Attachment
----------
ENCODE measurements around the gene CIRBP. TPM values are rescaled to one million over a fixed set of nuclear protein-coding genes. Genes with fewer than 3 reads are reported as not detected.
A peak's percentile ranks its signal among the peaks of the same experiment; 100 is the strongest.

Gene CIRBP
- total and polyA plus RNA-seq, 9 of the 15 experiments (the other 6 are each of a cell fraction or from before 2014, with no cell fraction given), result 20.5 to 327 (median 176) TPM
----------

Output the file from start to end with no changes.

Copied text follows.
ENCODE measurements around the gene CIRBP. TPM values are rescaled to one million over a fixed set of nuclear protein-coding genes. Genes with fewer than 3 reads are reported as not detected.
A peak's percentile ranks its signal among the peaks of the same experiment; 100 is the strongest.

Gene CIRBP
- total and polyA plus RNA-seq, 9 of the 15 experiments (the other 6 are each of a cell fraction or from before 2014, with no cell fraction given), result 20.5 to 327 (median 176) TPM